Tag Archives: Federal Reserve

Beyond the Covid-19 crisis, forecasts may be too optimistic

The Covid-19 crisis is one year old, and already, on the economic front at least, optimism is gaining ground.

The International Monetary Fund (IMF) economic growth projections, released last week, point to a strong rebound: the world economy is forecast to expand by 6% this year, led by emerging and developing Asia, which is expected to grow by 8.6%.

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Emerging markets face three major headwinds

Emerging market assets have enjoyed robust performance despite the Covid-19 pandemic, with investors attracted by their higher yields and faster economic growth prospects in these countries.

But three headwinds could cut short their growth spurt: rising interest rates, environmental, social and governance (ESG) issues and the retreat of globalisation.

These headwinds are converging at a very delicate time for global markets, and at least two of them could persist for a long time.

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The Fed starts a dangerous dance with the market

With baby steps, the Fed and other major central banks are beginning their journey back towards some semblance of normality.

This will be a big resilience test for a financial system which, for more than a decade, has relied on repeated rounds of monetary generosity. Continue reading

Market turmoil tests the power of central banks

The turmoil we are currently seeing in stock and bond markets is just one battle in the war that has been going on in capital markets for a long time: debt versus equity versus central banks.

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Black box or Pandora’s box? Central bankers face dilemma

By Mirela Roman

This “like-no-other” Covid-19 pandemic is clearly a dangerously unique event, with ongoing severe economic and social consequences all around the globe. Nassim Taleb has famously described the Black Swan and more recently, BIS researchers pointed to the Green Swan in reference to the impact of climate change.

But the Covid-19 Swan is quite a combination of colours. It is an ongoing emergency situation, with fear often overcoming hope while anxiety heightens amid a decline in living standards.

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A recession would threaten central banks’ independence

Central banks are again under the limelight. With Mark Carney’s departure as governor of the Bank of England next month, Boris Johnson could try to seize the opportunity to curtail the central bank’s independence.

This should not come as a surprise. Already, Johnson’s soulmate from across the ocean, Donald Trump, has been making noises about the Federal Reserve being too independent (or rather: insubordinate) for his liking.

So, if these two authoritarian populists go for central banks, what are their chances of bringing them under their rule?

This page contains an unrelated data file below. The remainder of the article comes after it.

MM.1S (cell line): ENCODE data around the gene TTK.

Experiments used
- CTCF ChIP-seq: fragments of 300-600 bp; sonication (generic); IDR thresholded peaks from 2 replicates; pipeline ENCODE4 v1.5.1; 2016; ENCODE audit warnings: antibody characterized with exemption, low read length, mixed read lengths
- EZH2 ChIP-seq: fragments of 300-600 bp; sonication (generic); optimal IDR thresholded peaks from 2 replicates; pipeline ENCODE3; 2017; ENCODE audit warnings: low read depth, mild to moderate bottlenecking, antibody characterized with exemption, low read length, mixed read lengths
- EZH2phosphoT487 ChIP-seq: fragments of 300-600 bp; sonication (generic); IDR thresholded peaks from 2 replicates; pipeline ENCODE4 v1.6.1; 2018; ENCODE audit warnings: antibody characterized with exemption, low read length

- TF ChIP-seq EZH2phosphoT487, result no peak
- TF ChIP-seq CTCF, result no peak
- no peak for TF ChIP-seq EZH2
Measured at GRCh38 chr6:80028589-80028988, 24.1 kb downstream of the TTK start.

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The Fed wants you to believe in it

Caught in the middle of the Brexit saga, European investors can be forgiven if they glossed over a speech by Fed Chairman Jerome Powell that could turn out to be the starting point of a very risky period for the global economy.

It’s no secret that President Donald Trump would want the Fed to cut interest rates and debase the dollar. Earlier this year, he called the Fed “crazy” and Powell himself, “clueless.”

Of course, Powell did not immediately show that these repeated attacks influenced his policy. However, in a speech he gave last week he reiterated his fondness for a very risky idea on how to ease monetary policy even further.

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Central banks enabled populism; they will soon pay the price

It is becoming increasingly difficult for central banks to surprise the markets with good news. No matter how dovish they are, investors expect them to be even more dovish still. This financial repression has facilitated the rise of populist politicians, who threaten to bring the end of central banks’ independence.

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Central banks cannot paper over the cracks of populism

Central banks are trying to prolong the decade-old bull market, but it looks like instead of reassuring investors, this makes them nervous.

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What’s behind the Fed’s ‘whatever it takes’ moment

January was an extraordinarily positive month in the markets for virtually all assets, after a horrible 2018 — and it’s all due to the Fed. The US central bank executed a massive U-turn in its monetary policy and, while many observers like to point to low inflation as the reason for the Fed’s aborted effort to normalise monetary policy, something more sinister is behind it.

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